Of courrse they will reply with a dismissive sniff...and then "infer" how its different now, and you just don't understand.

LT Rusty said...

Leesea - 

Send me an email.  crowdsourcewarship@yahoo.com  I'm a CAD designer.

James said...

=-O  a corvett with a 5in?!

Thats a hardcore little dude.

James said...

So how would a LCS do if hit by a RPG-7?

Byron said...

Like all ships, it depends on where it hits...if it were me, I'd shoot it just aft of midships, as near to the waterline as I could get. I KNOW there's something juicy there! Next shot would be the popgun on the bow, while my mates take care of whoever is foolish enough to man the .50 cal's. Then it's boarding time!

ewok40k said...

yep, and very useful little ships they were...
http://en.wikipedia.org/wiki/Flower_class_corvette
under 1000 tons they packed more firepower than LCS today...

James said...

Ah yes but how good is the firefighting capability of the LCS. They took out the most basic defense agaisnt rust afterall. Also what about all that fuel? And the aviation fuel. Compartmentalization. etc etc

pk said...

follow the british example, put a 5"54 on it, there should be quite a number of those about seeing as how so many ships that had them are gone.

C

pk said...

what if the sea state is such that they have to "steam to the weather" and there just isn't that much room before going aground?

C  

pk said...

naval architecs went through a lot of midnight oil working on "torpedo and mine defences". the best ones, defined by ships that survived a hit, were what we would call double double bottoms or quad bottoms. these bottoms formed tanks and they were filled on an alternate basis with water and air. (the order was a state secret in many of the european countries up to and during WWII.)

hull steel is one of the cheapest parts of ship construction so i find it interesting that none of the modern gators seem to have this feature in their construction.

C  

pk said...

perhaps you might start with the 1170 (maybe 1180's?) lst's. they were diesel powered had good speed, the diesels were components used in current railroad service, (parts, parts, parts), there was lots of volume for crew and ammunition and electronics and.......

and they were built to operate in shallow water. (they had a big ol winch with about a mile of cable on it mounted on the stern with a bower anchor to help get off of bad places [wonder how the current practice of canning the skipper would work out now when they have to use that thing.])

lots of other good features you could cut and paste into a new design.

there might be autocad silhouttes available somewhere on the net to help rusty.

pk said...

never wind up in a place like subic bay.

ahhh come on.

places like that are where most of the troubles get going.

C

Retired Now said...

Here's a link to latest info on US Coast Guard's National Sec. Cutter #3:

<span><span><span><span> http://www.huntingtoningalls.com/is/employees/centerline/2011/080411A.pdf</span></span></span></span>

Almost finished, Evidently Ingalls actually got their quality done right.  Nice to hear.  Since this is NSC #3.

ATTN: USMC, whatever you do,  do NOT look at page #2 on this link.  You will be looking at USS AMERICA's stern and see (first hand) that it is missing the entire well deck for USMC ship to shore.

James said...

Yes but that adds weight and having a fat wide ship is a no-no now. It must be super fast! stealthy, sexy agile......what? Oh no we use civilian stuff for our refuling and such thats the future. Tops speed of those ships? I dont know 12-15kts?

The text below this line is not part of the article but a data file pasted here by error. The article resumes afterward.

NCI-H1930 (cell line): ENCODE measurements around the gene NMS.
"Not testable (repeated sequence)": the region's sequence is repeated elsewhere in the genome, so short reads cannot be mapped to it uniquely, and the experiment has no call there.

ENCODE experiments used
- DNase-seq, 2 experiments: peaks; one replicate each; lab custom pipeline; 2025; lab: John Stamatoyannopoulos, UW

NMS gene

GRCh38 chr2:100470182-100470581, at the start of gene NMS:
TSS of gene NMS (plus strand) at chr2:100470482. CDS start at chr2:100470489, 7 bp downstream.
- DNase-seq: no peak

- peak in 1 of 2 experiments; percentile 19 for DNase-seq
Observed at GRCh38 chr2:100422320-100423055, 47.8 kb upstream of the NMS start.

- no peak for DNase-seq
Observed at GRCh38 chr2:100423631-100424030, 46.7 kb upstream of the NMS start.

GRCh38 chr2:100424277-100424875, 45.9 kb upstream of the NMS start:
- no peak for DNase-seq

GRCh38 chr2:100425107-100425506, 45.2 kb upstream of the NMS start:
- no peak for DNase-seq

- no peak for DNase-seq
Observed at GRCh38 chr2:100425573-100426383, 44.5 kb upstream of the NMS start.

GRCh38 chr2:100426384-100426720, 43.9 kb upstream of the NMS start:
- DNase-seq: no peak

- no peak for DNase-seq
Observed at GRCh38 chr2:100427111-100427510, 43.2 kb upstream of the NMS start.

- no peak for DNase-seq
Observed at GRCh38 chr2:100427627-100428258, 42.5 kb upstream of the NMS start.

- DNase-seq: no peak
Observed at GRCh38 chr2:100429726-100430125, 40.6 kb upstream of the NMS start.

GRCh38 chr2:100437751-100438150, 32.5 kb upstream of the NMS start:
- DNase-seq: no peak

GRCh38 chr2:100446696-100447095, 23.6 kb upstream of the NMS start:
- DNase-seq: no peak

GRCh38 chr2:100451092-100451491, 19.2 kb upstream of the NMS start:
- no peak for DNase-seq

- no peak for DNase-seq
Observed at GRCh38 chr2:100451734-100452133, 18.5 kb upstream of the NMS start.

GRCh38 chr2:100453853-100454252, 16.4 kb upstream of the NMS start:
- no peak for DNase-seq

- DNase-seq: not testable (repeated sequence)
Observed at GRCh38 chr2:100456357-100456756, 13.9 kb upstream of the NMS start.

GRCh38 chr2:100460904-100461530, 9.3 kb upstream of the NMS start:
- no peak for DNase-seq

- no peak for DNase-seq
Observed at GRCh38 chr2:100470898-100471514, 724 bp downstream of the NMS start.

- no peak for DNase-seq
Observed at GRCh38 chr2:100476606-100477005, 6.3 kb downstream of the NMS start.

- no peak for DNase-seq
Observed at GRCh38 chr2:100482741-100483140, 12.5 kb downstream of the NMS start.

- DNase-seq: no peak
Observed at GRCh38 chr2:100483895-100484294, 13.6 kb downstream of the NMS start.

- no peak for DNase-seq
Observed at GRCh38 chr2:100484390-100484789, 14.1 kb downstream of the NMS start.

Look at the plans for the BB montana. NO compromise on design for speed. Also i've heard these could be filled in some cases with fuel to.

pk said...

james: would you rather have a fatter ship that gets home after a happenin, or a super fast, stealthy, sexy agile one that doesn't make it even under tow.

as i remember montanas were drawn up to go through the panama canal. if you have the oportunity do an engine fire room tour of one of the iowas. when you walk the main deck it seems houmounglas wide. but when you get below "what happened to all of that width. the thing seems to be cramped. yes there is a considerable amount of machinery but it is all smaller so that it can be gotten out of the hatch and moved up and down "broadway" for shop work.

oh and yes new jersy got 36 and a froghair kts in trials and missouri did a couple of tenths more. it was attributed to the newer fuel in use at the time.

leesea said...

already had them on the list

leesea said...

I did not see ocean escort in the early program briefs (circa 2001), but I have seen naval officers talking about LCS as frigate types.  I don't know what the technical (ROC) data says, but sure would assume escorting is part of the LCS "thing"?

Please dump the "amphibs as mothership" to small warboasts idea.  While gators can and it has happened, the idea has too many negatives to be realistic.  They are:
- Gator primary mission is troop hauling and landings.  Any sailors/boats NOT supporting those functions are EXTRAS which decrease the primary capability
- The Gators will NOT always be available for smaller inshore ops with warboats.
- Flooding down to launch and recover boats is slow and the amphib is a better target then
(Navy needs more davits and modern cranes on Gators)
- using old Gators for EXW is an expensive operation converted or not.   You think there is that much slack in the SCN? Not I.

leesea said...

Of courses in all my sealift years, I did NOT see many MSC convoys escorted including those during DS/S.  There were some of course during the Tanker War.

leesea said...

pk, having served on USS Newport, I can state categorically I would NOT use that class as basis for many reasons too many to go into here

leesea said...

Rusty and I are working up something to post on this concept.  I am calling it PG(L) see WW2 landing ship history for PGM and PCE types

leesea said...

hey the Monitors I am familiar with had 105mm howitzwers and 40mm Bofors and were only about 60 ft long ~~